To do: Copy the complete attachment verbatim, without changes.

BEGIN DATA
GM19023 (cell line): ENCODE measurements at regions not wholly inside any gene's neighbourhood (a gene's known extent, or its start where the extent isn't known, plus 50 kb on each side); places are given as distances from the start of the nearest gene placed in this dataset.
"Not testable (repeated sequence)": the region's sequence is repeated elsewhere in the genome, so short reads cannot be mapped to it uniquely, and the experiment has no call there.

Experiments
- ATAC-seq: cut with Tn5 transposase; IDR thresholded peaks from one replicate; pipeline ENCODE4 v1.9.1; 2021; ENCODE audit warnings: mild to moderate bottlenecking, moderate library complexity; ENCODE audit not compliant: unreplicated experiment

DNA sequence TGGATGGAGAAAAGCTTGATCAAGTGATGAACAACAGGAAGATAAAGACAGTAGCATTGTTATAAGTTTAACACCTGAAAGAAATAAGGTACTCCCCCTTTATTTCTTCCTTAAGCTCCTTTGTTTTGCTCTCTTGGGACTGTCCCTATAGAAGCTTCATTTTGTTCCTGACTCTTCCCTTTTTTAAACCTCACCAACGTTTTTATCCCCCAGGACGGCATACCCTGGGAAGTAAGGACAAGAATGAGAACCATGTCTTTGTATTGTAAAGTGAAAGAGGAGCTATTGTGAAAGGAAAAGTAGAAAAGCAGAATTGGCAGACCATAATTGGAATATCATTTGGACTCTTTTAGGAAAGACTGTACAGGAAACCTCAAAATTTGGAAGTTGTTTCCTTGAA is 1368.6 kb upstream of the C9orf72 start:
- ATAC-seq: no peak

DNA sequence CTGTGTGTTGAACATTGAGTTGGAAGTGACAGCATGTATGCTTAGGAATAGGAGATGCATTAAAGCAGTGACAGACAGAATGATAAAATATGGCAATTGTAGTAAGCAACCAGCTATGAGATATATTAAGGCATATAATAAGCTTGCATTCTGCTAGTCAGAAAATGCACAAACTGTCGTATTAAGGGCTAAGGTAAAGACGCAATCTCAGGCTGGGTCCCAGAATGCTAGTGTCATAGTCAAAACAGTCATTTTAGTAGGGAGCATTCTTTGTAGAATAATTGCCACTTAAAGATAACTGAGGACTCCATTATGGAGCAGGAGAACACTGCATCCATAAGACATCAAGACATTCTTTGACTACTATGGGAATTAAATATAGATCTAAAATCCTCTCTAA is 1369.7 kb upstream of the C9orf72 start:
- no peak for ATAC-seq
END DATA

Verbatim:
GM19023 (cell line): ENCODE measurements at regions not wholly inside any gene's neighbourhood (a gene's known extent, or its start where the extent isn't known, plus 50 kb on each side); places are given as distances from the start of the nearest gene placed in this dataset.
"Not testable (repeated sequence)": the region's sequence is repeated elsewhere in the genome, so short reads cannot be mapped to it uniquely, and the experiment has no call there.

Experiments
- ATAC-seq: cut with Tn5 transposase; IDR thresholded peaks from one replicate; pipeline ENCODE4 v1.9.1; 2021; ENCODE audit warnings: mild to moderate bottlenecking, moderate library complexity; ENCODE audit not compliant: unreplicated experiment

DNA sequence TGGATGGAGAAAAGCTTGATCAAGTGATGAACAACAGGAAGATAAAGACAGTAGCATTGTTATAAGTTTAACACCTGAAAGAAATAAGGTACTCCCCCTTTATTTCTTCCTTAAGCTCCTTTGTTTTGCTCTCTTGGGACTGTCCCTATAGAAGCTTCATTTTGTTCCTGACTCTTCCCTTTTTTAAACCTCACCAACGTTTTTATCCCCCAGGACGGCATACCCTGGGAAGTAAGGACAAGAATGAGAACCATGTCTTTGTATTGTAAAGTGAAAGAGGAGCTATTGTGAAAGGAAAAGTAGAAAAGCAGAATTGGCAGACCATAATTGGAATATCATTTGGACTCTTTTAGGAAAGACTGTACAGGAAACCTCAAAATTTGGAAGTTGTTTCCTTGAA is 1368.6 kb upstream of the C9orf72 start:
- ATAC-seq: no peak

DNA sequence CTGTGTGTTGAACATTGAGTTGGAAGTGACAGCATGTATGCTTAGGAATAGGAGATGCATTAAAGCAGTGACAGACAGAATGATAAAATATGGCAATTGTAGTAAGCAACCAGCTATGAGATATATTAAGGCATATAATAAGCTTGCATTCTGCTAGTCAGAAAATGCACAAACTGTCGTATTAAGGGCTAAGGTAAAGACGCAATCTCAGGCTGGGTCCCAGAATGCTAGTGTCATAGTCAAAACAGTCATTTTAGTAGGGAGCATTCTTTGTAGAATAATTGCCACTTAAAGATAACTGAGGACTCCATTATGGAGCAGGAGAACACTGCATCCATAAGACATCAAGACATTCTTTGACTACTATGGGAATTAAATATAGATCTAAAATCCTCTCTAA is 1369.7 kb upstream of the C9orf72 start:
- no peak for ATAC-seq